When an economic exchange requires agreement by multiple independent parties, the potential exists for an individual to strategically delay agreement in an attempt to capture a greater share of the surplus created by the exchange. This "holdout problem" is a common feature of the land-assembly literature because development frequently requires the assembly of multiple parcels of land. We use experimental methods to examine holdout behavior in a laboratory bargaining game that involves multi-person groups, complementary exchanges, and holdout externalities. The results of six treatments that vary the bargaining institution, number of bargaining periods, and cost of delay demonstrate that holdout is common across institutions and is, on average, a payoff-improving strategy for responders. Both proposers and responders take a more aggressive initial bargaining stance in multi-period bargaining treatments relative to single-period treatments, but take a less aggressive bargaining stance when delay is costly. Nearly all exchanges eventually occur in our multi-period treatments, leading to higher overall efficiency relative to the single-period treatments, both with and without delay costs. [excerpt]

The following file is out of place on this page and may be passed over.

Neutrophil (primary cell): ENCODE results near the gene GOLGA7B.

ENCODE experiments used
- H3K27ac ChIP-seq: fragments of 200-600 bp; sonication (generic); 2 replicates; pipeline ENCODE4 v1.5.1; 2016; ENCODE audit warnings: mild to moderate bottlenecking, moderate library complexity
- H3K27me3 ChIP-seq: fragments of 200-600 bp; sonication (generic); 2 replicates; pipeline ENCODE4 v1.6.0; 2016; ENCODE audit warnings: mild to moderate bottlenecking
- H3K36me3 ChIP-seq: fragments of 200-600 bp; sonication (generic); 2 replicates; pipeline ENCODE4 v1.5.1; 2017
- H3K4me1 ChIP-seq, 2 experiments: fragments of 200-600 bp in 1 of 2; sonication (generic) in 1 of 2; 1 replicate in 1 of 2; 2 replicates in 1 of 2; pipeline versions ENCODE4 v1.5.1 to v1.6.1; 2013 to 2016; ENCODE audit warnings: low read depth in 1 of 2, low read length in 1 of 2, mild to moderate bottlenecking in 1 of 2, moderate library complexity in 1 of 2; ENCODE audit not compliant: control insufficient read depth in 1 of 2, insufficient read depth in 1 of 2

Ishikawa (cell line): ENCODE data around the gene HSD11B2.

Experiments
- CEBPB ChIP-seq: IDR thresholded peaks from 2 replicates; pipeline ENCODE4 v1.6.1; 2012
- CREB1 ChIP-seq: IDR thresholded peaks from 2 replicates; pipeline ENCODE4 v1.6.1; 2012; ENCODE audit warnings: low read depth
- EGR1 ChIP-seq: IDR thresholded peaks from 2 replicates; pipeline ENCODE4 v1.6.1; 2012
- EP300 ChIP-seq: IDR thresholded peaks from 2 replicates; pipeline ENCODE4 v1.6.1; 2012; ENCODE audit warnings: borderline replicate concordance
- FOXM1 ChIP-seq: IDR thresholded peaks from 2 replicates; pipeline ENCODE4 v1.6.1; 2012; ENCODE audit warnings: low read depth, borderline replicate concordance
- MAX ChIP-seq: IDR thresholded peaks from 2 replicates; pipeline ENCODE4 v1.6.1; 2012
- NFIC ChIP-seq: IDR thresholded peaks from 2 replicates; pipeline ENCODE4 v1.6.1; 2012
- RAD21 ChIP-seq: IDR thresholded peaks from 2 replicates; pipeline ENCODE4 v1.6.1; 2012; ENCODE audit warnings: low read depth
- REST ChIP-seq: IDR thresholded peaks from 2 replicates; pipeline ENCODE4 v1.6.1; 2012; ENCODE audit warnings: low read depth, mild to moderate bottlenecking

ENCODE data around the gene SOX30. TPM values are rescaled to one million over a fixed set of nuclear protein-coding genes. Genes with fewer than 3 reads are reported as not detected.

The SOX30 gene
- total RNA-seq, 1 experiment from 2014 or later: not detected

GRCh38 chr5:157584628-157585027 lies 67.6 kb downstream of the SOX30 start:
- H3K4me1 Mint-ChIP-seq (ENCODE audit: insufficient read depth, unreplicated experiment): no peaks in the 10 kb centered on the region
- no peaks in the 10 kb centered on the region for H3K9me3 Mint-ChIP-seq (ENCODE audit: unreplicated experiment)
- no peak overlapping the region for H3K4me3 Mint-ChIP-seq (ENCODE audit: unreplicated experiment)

This is the publisher's version of the work. This publication appears in Gettysburg College's institutional repository by permission of the copyright owner for personal use, not for redistribution.
Cadigan, John J., Pamela Schmitt, Robert Shupp and Kurtis Swope. "An Experimental Study of the Holdout Problem in a Multilateral Bargaining Game." Southern Economic Journal 76.2 (October 2009), 444-457.
Required Publisher's Statement
Original version is available from the publisher at: http://journal.southerneconomic.org/doi/abs/10.4284/sej.2009.76.2.444